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Social Skills and School Readiness in Young Children Exposed to Violence

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Witnessing violence is associated with negative outcomes for preschool-aged children, including lowered school readiness; however, not all children evidence negative outcome, indicating the presence of protective factors. This study examined social skills as a moderator of the relation between violence exposure and school readiness in preschoolaged children. Seventy-eight children completed a measure of school readiness, and their caregiver completed measures of social skills, witnessed violence exposure, and direct victimization. Results revealed that social skills moderated the witnessed violence– school readiness association, controlling for direct victimization and family income. When children evidenced more appropriate social skills, witnessed violence and school readiness were inversely related. However, for children whose caregivers endorsed less appropriate social skills, there was no association between witnessed violence and school readiness.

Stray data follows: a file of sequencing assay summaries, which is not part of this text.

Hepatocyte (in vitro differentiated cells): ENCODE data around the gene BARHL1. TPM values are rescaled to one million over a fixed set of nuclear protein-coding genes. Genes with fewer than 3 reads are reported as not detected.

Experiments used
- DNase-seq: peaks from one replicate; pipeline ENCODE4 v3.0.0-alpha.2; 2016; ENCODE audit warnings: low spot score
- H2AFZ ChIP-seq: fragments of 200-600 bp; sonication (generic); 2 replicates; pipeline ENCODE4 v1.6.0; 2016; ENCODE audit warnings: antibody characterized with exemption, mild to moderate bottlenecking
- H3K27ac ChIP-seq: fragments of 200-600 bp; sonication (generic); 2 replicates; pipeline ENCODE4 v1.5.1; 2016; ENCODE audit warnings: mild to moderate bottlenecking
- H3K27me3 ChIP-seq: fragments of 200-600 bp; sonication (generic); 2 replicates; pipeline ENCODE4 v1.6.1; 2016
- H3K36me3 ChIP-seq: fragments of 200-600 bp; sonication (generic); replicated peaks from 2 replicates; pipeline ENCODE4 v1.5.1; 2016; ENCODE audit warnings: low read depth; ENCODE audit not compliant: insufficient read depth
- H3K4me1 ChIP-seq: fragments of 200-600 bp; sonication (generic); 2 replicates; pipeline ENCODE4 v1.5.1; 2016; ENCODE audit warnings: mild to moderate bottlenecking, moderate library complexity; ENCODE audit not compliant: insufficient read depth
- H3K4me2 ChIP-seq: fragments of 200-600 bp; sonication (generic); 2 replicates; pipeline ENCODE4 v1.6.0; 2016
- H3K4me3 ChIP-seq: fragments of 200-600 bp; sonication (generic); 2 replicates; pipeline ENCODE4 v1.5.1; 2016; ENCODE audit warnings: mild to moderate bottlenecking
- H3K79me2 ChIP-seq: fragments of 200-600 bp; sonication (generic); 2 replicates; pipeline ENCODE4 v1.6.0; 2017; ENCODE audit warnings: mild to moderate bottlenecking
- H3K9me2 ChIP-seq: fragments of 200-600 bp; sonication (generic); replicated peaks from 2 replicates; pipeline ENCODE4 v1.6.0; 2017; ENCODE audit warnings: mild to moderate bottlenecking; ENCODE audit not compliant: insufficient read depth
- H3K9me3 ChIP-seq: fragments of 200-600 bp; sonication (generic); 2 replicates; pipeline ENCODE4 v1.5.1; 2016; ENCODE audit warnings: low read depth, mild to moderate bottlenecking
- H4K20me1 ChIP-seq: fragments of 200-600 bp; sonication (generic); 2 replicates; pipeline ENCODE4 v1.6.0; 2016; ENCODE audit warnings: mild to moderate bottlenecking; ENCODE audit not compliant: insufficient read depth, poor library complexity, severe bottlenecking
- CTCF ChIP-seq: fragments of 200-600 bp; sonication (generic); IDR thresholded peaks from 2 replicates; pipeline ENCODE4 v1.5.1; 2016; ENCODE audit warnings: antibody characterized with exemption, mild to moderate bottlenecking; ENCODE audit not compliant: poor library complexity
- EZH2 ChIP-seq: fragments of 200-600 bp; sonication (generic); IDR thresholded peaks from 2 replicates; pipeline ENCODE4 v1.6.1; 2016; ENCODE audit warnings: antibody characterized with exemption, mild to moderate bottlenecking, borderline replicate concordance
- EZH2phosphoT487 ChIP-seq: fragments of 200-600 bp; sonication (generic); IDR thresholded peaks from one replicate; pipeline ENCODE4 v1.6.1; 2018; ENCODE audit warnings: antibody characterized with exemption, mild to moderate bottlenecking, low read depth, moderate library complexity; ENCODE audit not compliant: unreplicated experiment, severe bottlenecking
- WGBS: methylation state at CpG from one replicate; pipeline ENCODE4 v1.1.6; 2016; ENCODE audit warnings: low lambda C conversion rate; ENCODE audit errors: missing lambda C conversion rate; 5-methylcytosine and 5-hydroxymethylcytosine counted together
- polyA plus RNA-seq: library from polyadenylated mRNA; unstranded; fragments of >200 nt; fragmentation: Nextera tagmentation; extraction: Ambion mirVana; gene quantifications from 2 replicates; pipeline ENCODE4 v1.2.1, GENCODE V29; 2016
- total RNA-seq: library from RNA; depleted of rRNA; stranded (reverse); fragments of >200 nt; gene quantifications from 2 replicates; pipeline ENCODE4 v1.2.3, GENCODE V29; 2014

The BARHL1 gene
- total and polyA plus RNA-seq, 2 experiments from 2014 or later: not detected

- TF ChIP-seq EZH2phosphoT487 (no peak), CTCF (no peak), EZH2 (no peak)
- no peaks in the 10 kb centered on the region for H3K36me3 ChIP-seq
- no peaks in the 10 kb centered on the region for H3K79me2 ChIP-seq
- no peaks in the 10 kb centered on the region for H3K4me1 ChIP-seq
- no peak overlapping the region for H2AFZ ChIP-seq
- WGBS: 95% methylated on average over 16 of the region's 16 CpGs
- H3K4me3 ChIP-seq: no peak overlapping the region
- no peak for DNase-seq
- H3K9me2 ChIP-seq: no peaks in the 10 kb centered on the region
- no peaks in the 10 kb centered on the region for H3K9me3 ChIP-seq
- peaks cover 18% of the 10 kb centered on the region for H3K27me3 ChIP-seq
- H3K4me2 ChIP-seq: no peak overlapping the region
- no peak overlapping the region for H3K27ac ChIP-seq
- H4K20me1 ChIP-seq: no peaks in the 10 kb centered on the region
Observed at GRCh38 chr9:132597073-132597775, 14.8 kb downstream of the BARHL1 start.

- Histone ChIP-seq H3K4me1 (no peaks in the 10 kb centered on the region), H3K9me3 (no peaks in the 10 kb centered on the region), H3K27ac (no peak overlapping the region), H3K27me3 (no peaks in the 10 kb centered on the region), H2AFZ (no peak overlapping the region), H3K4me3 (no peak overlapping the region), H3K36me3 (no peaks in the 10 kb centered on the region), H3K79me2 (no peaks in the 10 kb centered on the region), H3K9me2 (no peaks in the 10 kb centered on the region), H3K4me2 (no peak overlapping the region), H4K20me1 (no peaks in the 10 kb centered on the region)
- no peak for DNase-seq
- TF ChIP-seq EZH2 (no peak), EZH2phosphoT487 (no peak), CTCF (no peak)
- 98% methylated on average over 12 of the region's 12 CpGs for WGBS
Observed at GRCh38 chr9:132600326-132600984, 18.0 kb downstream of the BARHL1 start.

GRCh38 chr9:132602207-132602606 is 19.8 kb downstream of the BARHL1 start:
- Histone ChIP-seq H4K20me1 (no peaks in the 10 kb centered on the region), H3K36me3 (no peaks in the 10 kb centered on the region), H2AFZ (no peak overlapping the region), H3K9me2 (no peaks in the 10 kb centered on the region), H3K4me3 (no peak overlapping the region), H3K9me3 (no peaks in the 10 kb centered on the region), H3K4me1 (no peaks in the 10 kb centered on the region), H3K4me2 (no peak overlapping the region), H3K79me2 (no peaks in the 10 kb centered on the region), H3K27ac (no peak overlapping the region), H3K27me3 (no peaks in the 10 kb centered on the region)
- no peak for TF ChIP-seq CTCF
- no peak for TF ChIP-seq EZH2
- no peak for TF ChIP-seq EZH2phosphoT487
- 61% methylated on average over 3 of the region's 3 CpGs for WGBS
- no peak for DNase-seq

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Keywords: SCHOOL READINESS; SOCIAL SKILLS; VIOLENCE EXPOSURE; YOUNG CHILDREN

Document Type: Research Article

Publication date: April 1, 2017

This article was made available online on January 27, 2017 as a Fast Track article with title: "Social Skills and School Readiness in Young Children Exposed to Violence".

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